Space has an 'animalistic' sound according to artist in residence

Dec 20, 2013
Trajectory. Credit: Andrew Williams

University of Leicester Leverhulme Scholar provides unique insight into the sounds of space

A new project led by a Leverhulme Artist in Residence at the University of Leicester, has revealed the 'animalistic' sounds in the dark, cold vacuum of and the boiling mass of the sun.

We often think of the vast outer space as being as quiet as it is empty, but it does in fact, have the capacity to be as noisy as anywhere on Earth. It also sounds surprisingly Earth-like according to new recordings generated by multimedia composer and Leverhulme Artist in Residence at the University's Space Centre, Andrew Williams.

Using data collected from satellites and long-wave radios, Andrew has revealed the similarities of sound created by electrons hitting the of Earth to a dawn chorus of birds while the low hum of plasma passing through the sun creates a pulsing rhythm reflecting the heartbeat of the solar system.

Andrew explained: "I was quite shocked at how similar electrons hitting the Earth's atmosphere sound to bird song. Collectively, it is surprising to hear that space has an almost animalistic quality to its sounds which I have been quite struck by.

Trajectory. Credit: Andrew Williams

"By transposing sounds recorded by satellites into the audible range, I have been able to present the data as audio, providing a glimpse of what space would sound like if we were there and if the sounds generated were in our audible range."

The sound for the project was gathered from two main sources:

  • Electrons hitting the Earth's upper atmosphere – recorded using Long Wave Radio by Cluster II satellite on 9 July 2001. This data has been used to create a new audio composition entitled Chorus which reveals the brief, rising-frequency tones caused by the impacts of electrons, and sounds like a chorus of birds singing
  • Plasma passing through the sun – a deep pulsing sound recorded by the European Space Agency Soho spacecraft caused by bubbles emanating from deep within the star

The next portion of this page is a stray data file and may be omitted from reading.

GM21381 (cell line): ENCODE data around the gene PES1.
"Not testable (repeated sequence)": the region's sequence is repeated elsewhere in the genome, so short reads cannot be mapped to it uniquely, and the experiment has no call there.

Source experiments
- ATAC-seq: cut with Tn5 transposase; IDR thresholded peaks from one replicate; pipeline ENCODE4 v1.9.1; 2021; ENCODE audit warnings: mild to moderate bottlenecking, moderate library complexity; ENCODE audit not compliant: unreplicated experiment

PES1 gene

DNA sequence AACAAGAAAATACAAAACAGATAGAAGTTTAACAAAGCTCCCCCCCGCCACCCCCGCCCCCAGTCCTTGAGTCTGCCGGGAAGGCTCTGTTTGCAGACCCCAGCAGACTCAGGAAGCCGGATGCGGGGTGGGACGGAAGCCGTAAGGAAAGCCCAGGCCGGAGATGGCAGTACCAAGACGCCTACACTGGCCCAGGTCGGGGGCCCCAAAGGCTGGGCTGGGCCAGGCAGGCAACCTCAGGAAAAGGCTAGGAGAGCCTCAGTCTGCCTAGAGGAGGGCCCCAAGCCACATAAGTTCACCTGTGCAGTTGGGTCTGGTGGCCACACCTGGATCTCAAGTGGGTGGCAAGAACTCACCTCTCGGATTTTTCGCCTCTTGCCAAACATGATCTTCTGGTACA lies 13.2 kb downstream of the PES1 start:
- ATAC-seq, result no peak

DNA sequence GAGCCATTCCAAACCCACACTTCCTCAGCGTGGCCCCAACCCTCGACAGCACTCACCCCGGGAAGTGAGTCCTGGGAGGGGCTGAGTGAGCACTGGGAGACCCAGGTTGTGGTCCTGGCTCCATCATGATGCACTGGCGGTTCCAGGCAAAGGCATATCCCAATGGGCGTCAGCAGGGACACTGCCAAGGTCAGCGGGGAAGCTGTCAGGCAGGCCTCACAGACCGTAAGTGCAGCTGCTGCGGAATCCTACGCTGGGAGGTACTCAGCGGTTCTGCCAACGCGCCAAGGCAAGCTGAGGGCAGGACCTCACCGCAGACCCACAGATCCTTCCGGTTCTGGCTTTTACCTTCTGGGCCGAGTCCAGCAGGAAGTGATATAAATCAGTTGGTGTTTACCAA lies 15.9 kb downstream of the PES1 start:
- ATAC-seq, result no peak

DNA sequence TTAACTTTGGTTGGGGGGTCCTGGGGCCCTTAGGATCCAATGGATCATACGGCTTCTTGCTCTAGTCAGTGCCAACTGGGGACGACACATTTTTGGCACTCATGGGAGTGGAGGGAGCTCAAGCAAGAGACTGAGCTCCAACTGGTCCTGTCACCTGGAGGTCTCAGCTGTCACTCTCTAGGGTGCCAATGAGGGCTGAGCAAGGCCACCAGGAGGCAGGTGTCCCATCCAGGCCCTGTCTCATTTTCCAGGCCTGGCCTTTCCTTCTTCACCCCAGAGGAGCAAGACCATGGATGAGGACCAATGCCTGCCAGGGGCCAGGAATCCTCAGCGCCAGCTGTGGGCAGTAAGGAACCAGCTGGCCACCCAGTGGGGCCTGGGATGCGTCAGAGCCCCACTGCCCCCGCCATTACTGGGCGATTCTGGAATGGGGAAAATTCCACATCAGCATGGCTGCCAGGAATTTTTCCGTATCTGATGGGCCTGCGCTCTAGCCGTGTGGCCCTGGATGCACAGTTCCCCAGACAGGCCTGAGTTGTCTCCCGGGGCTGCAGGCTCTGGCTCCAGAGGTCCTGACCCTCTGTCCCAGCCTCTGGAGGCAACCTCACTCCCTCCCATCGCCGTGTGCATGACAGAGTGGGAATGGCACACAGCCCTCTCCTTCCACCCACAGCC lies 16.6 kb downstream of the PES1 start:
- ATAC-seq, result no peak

Trajectory. Credit: Andrew Williams

Andrew, who became one of the University's Artists in Residence in 2012, has been exploring new ways of presenting and explaining scientific research to the public and presented the 'animalistic' qualities of space last month in an exhibition entitled Trajectory at Embrace Arts, the University of Leicester's arts centre. His work uses visual, audio and digital media to produce striking new compositions and interactive installations.

Andrew added: "People have reacted to these recordings in very different ways. There have been quite a few people who have been happy to just sit and absorb the sounds and a glimpse into a part of space they would not normally have access to."

Explore further: New Horizons sees more detail as it draws closer to Pluto

More information: You can listen to Andrew's recording via this podcast:

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User comments : 2

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not rated yet Dec 20, 2013
This is hardly the first attempt to capture radio waves from space, speed them up and shift their frequencies, and produce audible sound waves from it. Hell, SETI has been doing it for decades.

If there is a specific reason why this is newsworthy, I'd like to know what it is.

Captain Stumpy
not rated yet Dec 24, 2013
If there is a specific reason why this is newsworthy, I'd like to know what it is.

why is it NOT?
IMHO- i always thought that sometimes you need someone from outside...
someone not in the field can sometimes add insight to things that completely shift the paradigm. Some investigations benefit, while some dont. (thats my experience anyway)

there is always some good to be had by looking at something from another angle... and what better way than to let someone from outside take it
it may stimulate someone else into making a great discovery... you never know.

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